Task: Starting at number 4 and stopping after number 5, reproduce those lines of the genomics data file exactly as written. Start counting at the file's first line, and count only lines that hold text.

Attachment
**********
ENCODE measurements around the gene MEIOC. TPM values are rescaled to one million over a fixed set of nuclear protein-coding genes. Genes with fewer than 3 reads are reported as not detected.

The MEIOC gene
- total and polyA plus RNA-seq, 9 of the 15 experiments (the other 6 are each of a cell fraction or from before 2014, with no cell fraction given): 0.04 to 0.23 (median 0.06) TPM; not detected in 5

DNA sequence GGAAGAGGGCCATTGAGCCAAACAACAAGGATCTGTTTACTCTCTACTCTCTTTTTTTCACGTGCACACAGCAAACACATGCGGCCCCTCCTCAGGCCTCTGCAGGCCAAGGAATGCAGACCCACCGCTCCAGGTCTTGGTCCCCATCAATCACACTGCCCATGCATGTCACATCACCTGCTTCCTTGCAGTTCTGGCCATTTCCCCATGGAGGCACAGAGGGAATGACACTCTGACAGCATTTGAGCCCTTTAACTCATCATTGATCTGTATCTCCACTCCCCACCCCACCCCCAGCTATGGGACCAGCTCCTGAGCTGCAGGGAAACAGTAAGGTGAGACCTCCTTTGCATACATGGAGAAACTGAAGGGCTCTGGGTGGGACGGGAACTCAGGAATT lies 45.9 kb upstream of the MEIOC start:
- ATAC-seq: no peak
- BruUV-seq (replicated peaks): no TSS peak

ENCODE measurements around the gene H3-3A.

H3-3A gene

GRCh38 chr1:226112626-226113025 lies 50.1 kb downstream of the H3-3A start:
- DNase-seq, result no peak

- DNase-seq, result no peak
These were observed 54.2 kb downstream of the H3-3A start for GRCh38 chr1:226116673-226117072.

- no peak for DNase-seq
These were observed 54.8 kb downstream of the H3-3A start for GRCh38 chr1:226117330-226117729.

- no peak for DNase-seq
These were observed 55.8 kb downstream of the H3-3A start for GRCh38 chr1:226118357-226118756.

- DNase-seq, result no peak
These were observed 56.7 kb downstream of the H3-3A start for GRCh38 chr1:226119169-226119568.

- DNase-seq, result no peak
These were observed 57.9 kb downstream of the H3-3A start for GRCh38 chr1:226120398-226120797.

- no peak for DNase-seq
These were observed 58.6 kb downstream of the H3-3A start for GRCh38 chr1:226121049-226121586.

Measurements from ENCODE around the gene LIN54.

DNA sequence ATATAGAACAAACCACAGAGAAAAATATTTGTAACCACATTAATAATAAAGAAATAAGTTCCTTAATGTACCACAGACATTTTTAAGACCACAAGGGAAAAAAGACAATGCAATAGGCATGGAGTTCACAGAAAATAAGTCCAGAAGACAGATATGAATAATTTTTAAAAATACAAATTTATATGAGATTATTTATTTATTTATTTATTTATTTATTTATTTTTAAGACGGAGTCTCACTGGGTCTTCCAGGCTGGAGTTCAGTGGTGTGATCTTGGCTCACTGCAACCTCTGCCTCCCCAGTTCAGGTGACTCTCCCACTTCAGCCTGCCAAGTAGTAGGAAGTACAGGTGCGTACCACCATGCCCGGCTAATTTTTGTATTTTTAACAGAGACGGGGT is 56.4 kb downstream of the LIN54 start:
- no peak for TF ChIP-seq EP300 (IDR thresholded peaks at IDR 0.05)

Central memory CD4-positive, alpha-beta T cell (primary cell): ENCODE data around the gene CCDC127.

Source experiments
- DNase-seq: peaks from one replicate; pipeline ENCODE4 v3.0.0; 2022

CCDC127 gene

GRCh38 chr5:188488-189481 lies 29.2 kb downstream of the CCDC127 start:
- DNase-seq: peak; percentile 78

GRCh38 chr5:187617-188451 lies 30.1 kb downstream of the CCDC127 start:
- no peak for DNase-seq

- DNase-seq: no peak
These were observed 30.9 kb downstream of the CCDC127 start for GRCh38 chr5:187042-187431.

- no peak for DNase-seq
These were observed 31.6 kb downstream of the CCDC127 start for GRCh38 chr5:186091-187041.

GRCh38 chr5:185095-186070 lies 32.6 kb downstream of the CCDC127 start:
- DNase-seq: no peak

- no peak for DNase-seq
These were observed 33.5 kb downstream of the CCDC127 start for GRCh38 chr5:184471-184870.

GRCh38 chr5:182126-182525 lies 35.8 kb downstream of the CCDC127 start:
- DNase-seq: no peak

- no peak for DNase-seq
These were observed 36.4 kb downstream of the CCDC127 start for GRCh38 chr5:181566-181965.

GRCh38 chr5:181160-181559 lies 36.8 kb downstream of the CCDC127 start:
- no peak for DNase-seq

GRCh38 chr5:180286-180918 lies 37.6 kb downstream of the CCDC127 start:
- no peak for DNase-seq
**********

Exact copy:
DNA sequence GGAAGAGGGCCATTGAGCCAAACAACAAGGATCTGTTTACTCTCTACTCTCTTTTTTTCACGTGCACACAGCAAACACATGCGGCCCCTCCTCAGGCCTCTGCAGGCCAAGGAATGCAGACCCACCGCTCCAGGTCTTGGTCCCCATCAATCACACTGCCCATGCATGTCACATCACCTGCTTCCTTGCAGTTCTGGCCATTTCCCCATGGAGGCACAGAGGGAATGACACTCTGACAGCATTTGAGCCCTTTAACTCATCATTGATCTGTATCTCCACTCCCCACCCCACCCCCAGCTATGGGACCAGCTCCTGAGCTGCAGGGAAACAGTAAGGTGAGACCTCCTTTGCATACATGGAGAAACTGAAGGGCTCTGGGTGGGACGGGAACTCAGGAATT lies 45.9 kb upstream of the MEIOC start:
- ATAC-seq: no peak